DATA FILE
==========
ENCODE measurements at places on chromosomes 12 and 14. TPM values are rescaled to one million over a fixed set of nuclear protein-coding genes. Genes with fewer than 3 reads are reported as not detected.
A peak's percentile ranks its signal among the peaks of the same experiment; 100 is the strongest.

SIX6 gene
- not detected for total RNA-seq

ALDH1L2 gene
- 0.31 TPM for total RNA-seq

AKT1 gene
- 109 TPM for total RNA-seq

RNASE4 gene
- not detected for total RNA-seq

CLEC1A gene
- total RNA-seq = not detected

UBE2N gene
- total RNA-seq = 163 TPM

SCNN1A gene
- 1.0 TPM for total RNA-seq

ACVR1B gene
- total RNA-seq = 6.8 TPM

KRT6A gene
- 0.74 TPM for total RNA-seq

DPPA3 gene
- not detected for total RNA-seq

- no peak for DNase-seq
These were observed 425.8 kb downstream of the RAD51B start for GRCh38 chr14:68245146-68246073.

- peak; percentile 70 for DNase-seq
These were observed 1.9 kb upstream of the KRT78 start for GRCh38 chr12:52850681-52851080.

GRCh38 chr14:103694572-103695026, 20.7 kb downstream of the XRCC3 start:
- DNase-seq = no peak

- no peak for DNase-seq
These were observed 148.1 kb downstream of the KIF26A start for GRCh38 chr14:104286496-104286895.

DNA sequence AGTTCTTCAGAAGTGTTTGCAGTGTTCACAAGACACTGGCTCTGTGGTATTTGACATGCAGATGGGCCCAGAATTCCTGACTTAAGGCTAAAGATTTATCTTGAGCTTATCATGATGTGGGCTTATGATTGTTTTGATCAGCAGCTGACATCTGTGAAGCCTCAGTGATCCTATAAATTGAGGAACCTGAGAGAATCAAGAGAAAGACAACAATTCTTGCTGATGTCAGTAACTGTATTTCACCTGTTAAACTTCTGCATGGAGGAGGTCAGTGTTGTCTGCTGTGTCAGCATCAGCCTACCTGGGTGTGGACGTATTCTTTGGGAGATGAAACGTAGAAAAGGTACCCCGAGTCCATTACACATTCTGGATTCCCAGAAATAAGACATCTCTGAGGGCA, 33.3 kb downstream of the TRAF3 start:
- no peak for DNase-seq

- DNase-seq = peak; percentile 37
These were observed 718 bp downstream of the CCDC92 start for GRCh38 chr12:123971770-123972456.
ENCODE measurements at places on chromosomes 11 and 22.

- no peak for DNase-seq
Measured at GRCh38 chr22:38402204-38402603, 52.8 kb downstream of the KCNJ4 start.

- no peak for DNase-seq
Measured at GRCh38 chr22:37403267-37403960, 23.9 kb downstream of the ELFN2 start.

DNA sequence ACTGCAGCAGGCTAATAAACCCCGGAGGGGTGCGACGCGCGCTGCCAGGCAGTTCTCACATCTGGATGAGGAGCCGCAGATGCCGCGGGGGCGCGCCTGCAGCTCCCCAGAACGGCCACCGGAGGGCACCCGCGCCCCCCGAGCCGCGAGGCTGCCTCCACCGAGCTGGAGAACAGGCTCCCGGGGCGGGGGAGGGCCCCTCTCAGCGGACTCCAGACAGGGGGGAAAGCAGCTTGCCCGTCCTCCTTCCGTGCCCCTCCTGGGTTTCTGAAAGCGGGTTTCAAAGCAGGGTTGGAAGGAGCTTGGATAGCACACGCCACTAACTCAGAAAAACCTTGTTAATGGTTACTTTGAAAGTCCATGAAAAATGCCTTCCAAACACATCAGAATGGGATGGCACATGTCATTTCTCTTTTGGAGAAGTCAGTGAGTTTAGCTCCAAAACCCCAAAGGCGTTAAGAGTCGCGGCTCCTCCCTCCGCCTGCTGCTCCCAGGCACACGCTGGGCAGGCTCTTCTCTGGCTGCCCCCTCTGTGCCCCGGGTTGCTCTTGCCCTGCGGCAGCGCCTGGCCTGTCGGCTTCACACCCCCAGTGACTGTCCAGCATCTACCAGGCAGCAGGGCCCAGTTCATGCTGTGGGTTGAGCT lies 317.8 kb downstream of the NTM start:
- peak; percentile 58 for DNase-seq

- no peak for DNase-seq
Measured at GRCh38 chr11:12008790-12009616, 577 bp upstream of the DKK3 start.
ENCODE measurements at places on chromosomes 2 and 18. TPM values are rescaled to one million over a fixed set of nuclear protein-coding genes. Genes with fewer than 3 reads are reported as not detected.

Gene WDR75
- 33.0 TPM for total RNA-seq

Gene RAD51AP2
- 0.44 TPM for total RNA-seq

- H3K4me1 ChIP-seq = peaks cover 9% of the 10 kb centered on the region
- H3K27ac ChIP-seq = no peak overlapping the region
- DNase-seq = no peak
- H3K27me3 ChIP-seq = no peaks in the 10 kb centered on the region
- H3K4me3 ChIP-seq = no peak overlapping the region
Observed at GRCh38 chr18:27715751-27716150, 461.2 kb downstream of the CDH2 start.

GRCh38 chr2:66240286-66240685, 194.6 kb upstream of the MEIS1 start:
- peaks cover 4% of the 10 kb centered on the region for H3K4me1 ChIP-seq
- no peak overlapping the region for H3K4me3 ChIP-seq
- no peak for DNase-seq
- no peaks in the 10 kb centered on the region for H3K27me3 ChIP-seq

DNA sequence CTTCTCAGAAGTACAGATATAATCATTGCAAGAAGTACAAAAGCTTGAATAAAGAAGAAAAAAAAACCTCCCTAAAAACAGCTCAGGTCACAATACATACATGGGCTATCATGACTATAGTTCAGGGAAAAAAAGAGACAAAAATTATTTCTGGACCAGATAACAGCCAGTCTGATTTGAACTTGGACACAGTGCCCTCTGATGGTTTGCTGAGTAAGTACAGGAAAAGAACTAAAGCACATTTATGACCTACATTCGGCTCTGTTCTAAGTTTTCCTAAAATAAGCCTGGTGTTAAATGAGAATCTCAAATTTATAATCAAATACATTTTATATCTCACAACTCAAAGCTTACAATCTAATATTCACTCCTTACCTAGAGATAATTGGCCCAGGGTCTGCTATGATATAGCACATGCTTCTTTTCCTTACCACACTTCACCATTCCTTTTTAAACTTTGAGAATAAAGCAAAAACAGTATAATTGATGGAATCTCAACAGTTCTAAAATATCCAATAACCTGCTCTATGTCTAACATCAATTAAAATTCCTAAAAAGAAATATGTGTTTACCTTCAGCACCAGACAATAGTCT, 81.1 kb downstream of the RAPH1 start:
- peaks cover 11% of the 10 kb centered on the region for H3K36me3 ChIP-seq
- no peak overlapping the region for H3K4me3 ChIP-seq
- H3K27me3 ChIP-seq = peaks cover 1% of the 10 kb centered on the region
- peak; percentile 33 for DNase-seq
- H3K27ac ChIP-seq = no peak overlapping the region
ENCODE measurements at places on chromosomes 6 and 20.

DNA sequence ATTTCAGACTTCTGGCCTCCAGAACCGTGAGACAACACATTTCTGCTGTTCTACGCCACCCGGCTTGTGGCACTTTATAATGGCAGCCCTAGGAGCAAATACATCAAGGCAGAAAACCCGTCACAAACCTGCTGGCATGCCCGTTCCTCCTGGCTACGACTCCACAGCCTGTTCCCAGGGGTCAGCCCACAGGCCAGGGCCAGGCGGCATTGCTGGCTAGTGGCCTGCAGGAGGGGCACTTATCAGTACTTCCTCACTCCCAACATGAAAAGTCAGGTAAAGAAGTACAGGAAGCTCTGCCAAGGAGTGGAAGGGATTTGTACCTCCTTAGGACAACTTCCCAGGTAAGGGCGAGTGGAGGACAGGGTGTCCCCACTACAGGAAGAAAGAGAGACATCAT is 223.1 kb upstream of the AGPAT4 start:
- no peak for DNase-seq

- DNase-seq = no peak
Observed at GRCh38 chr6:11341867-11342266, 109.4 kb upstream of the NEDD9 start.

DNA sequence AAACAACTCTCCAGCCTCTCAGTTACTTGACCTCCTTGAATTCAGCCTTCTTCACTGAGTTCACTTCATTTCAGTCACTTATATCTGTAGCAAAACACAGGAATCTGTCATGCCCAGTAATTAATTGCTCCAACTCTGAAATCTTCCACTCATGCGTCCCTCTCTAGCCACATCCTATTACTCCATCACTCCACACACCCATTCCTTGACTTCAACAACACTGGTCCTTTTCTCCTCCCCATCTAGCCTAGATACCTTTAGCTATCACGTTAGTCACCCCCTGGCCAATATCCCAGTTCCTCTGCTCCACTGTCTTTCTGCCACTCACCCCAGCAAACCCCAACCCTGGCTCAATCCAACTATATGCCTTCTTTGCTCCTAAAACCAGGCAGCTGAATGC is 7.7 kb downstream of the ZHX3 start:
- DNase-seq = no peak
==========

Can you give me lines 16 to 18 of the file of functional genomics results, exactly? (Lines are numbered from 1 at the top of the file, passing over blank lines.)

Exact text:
- 1.0 TPM for total RNA-seq

ACVR1B gene
- total RNA-seq = 6.8 TPM